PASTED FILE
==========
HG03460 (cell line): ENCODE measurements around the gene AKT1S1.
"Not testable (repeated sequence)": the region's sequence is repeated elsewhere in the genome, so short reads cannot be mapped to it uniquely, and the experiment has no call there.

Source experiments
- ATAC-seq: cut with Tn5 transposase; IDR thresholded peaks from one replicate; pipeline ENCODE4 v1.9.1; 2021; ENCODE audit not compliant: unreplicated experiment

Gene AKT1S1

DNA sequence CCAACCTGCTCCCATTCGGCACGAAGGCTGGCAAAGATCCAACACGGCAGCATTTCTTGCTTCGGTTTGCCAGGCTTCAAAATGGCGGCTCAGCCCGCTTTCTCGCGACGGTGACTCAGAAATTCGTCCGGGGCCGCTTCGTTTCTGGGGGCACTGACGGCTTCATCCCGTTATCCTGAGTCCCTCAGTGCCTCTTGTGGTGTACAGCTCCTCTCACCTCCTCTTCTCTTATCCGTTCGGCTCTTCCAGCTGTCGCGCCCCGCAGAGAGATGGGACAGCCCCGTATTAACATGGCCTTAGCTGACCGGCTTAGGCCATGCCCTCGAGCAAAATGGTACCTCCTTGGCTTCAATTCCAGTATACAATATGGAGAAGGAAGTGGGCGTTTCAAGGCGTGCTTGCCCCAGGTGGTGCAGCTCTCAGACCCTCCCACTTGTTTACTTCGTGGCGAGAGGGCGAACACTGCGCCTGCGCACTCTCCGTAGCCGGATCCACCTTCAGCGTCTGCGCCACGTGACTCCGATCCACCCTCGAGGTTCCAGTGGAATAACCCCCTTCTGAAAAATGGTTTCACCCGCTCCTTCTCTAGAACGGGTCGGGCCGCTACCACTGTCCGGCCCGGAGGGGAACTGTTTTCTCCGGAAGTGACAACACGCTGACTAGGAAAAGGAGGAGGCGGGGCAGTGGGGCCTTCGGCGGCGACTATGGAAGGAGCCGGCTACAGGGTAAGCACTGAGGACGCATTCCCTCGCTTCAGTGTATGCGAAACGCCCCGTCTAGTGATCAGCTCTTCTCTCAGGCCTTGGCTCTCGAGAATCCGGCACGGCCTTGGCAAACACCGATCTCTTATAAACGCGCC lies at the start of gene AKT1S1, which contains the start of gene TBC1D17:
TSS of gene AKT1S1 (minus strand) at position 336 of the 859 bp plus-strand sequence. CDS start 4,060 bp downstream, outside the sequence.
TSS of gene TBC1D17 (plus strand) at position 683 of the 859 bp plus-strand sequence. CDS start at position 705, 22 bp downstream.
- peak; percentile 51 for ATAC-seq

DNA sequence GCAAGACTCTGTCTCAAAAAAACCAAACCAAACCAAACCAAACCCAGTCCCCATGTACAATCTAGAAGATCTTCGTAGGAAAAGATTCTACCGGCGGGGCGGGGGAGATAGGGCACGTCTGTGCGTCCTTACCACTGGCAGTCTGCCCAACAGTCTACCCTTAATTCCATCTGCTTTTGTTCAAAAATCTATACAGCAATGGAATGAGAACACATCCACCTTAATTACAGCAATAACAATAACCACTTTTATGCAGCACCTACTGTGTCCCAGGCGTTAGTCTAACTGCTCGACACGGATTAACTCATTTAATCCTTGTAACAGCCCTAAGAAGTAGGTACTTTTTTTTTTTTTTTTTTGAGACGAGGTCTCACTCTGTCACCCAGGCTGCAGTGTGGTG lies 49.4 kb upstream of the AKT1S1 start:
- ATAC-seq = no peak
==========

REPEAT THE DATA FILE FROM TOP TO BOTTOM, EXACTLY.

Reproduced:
HG03460 (cell line): ENCODE measurements around the gene AKT1S1.
"Not testable (repeated sequence)": the region's sequence is repeated elsewhere in the genome, so short reads cannot be mapped to it uniquely, and the experiment has no call there.

Source experiments
- ATAC-seq: cut with Tn5 transposase; IDR thresholded peaks from one replicate; pipeline ENCODE4 v1.9.1; 2021; ENCODE audit not compliant: unreplicated experiment

Gene AKT1S1

DNA sequence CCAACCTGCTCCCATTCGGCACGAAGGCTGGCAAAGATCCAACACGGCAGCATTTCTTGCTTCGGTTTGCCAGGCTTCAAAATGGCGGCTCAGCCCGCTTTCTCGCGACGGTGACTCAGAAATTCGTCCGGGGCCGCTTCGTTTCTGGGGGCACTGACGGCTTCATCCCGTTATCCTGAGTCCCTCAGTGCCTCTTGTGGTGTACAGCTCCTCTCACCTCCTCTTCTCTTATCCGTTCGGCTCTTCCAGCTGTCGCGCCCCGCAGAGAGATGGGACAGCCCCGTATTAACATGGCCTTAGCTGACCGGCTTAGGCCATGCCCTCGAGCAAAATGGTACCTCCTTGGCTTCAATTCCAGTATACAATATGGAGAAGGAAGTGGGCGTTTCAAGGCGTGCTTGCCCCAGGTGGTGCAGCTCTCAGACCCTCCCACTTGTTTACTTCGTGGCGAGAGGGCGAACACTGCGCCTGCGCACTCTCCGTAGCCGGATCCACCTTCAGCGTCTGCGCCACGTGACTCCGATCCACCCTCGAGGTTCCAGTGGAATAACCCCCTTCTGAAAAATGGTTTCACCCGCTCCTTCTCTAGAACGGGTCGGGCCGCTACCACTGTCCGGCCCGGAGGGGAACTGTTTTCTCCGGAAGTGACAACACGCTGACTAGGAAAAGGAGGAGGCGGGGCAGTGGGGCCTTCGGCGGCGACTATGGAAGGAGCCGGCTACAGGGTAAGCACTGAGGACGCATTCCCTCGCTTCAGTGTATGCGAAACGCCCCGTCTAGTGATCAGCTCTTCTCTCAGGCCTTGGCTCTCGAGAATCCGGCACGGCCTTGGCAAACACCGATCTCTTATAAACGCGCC lies at the start of gene AKT1S1, which contains the start of gene TBC1D17:
TSS of gene AKT1S1 (minus strand) at position 336 of the 859 bp plus-strand sequence. CDS start 4,060 bp downstream, outside the sequence.
TSS of gene TBC1D17 (plus strand) at position 683 of the 859 bp plus-strand sequence. CDS start at position 705, 22 bp downstream.
- peak; percentile 51 for ATAC-seq

DNA sequence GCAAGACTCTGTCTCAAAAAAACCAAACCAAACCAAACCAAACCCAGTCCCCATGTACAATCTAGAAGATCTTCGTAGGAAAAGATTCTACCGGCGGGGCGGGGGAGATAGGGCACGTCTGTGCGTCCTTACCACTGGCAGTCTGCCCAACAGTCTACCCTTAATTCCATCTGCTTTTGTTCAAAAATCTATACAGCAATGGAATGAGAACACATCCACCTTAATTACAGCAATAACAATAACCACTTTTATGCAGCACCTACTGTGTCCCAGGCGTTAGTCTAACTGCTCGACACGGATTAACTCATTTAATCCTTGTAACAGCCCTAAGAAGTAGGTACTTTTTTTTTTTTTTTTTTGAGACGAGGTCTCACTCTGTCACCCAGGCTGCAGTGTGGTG lies 49.4 kb upstream of the AKT1S1 start:
- ATAC-seq = no peak